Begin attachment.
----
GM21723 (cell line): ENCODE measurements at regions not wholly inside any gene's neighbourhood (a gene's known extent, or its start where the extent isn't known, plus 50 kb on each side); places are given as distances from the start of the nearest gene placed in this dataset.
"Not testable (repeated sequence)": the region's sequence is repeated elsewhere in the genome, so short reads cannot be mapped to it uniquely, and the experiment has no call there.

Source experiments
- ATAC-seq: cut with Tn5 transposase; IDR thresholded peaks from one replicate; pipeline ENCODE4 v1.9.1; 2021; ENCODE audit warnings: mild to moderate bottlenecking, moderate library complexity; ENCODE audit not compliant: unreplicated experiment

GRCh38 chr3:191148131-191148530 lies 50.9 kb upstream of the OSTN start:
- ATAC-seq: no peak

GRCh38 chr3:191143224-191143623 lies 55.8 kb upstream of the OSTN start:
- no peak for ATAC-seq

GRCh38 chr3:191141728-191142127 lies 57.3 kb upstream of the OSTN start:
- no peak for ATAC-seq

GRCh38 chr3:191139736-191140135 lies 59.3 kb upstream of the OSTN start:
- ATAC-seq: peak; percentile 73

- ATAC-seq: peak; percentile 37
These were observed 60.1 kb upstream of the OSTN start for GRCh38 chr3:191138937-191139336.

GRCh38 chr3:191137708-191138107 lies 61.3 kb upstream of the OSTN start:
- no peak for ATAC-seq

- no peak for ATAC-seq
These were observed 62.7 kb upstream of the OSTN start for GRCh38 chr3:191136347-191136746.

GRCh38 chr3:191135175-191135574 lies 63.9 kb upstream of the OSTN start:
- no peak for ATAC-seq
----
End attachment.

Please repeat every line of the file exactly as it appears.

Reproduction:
GM21723 (cell line): ENCODE measurements at regions not wholly inside any gene's neighbourhood (a gene's known extent, or its start where the extent isn't known, plus 50 kb on each side); places are given as distances from the start of the nearest gene placed in this dataset.
"Not testable (repeated sequence)": the region's sequence is repeated elsewhere in the genome, so short reads cannot be mapped to it uniquely, and the experiment has no call there.

Source experiments
- ATAC-seq: cut with Tn5 transposase; IDR thresholded peaks from one replicate; pipeline ENCODE4 v1.9.1; 2021; ENCODE audit warnings: mild to moderate bottlenecking, moderate library complexity; ENCODE audit not compliant: unreplicated experiment

GRCh38 chr3:191148131-191148530 lies 50.9 kb upstream of the OSTN start:
- ATAC-seq: no peak

GRCh38 chr3:191143224-191143623 lies 55.8 kb upstream of the OSTN start:
- no peak for ATAC-seq

GRCh38 chr3:191141728-191142127 lies 57.3 kb upstream of the OSTN start:
- no peak for ATAC-seq

GRCh38 chr3:191139736-191140135 lies 59.3 kb upstream of the OSTN start:
- ATAC-seq: peak; percentile 73

- ATAC-seq: peak; percentile 37
These were observed 60.1 kb upstream of the OSTN start for GRCh38 chr3:191138937-191139336.

GRCh38 chr3:191137708-191138107 lies 61.3 kb upstream of the OSTN start:
- no peak for ATAC-seq

- no peak for ATAC-seq
These were observed 62.7 kb upstream of the OSTN start for GRCh38 chr3:191136347-191136746.

GRCh38 chr3:191135175-191135574 lies 63.9 kb upstream of the OSTN start:
- no peak for ATAC-seq